This summer the Academy of Natural Sciences of Drexel University will lead a campaign to map heat and air quality in Philadelphia, working with community scientists so that residents have a stronger voice in the planning and implementation of climate change-preparedness strategies.
Philadelphia was approved as one of just 16 communities across the U.S. and abroad to lead an Urban Heat Island Mapping Campaign, a joint initiative of the National Oceanic and Atmospheric Administration, National Integrated Heat Health Information System and CAPA Strategies, LLC. The other communities are Boulder, Colo.; Clark County, Nev., which includes Las Vegas; Columbia, S.C.; Columbus, Ohio; Jacksonville, Fla.; Knoxville and Nashville, Tenn.; Milwaukee, Wis.; Montgomery County, Md.; Omaha, Neb.; Spokane, Wash.; Brooklyn, N.Y., and San Francisco, as well as Freetown, Sierra Leone and Rio de Janeiro, Brazil.
Extreme heat is a known threat that is experienced disproportionately and exacerbated by climate change. In an average year, heat kills more people in the U.S. than any other type of extreme weather. In Philadelphia, the Department of Public Health found that hotter temperatures due to climate change will cause more heat-related illness and death as the years go on. A study by the Office of Sustainability showed that temperatures in some neighborhoods can be as much as 22 degrees higher than in others, and that low-income residents and residents of color are more likely to live in these hotter neighborhoods.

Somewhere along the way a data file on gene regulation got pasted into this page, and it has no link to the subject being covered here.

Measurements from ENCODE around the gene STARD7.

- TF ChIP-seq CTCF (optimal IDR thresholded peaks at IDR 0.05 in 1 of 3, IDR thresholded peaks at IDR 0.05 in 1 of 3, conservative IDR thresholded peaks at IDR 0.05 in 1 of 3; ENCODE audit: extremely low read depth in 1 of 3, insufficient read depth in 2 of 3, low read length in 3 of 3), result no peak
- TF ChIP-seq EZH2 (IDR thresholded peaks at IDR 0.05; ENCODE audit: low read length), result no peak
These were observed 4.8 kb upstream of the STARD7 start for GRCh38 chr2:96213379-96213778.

“This is a community-driven campaign, literally!” said Richard Johnson, the Academy’s director of Community Science. “Be a scientist with us, map your community and use that information to bring about change. Doing it with dozens of residents on the same day; it’s an event. It raises awareness about the challenges of climate change, urban heat and air pollution and gives communities information they can use to explore and advocate for different solutions.”
The Philadelphia mapping will take place on one of the city’s hottest days of the year, most likely in July. Community scientists will be recruited in May or June and will be advertised by the Academy and its partners.
Using heat and air quality sensors mounted on their cars, community scientists will traverse the city in the morning, afternoon and evening on the designated day. The sensors will record temperature, humidity, air pollution, time and location every second. City leaders then will receive datasets and maps showing sensor readings taken along the driving paths, citywide temperature predictions, and a report from CAPA Strategies. Data from the campaign will inform policy and catalyze resilience efforts with communities.
Philadelphia’s existing Heat Vulnerability Index shows neighborhoods that are among the hottest and where residents may be least able to manage extreme heat. The new mapping campaign will add more detailed data and will record air temperature and humidity, which is more representative of what people actually experience.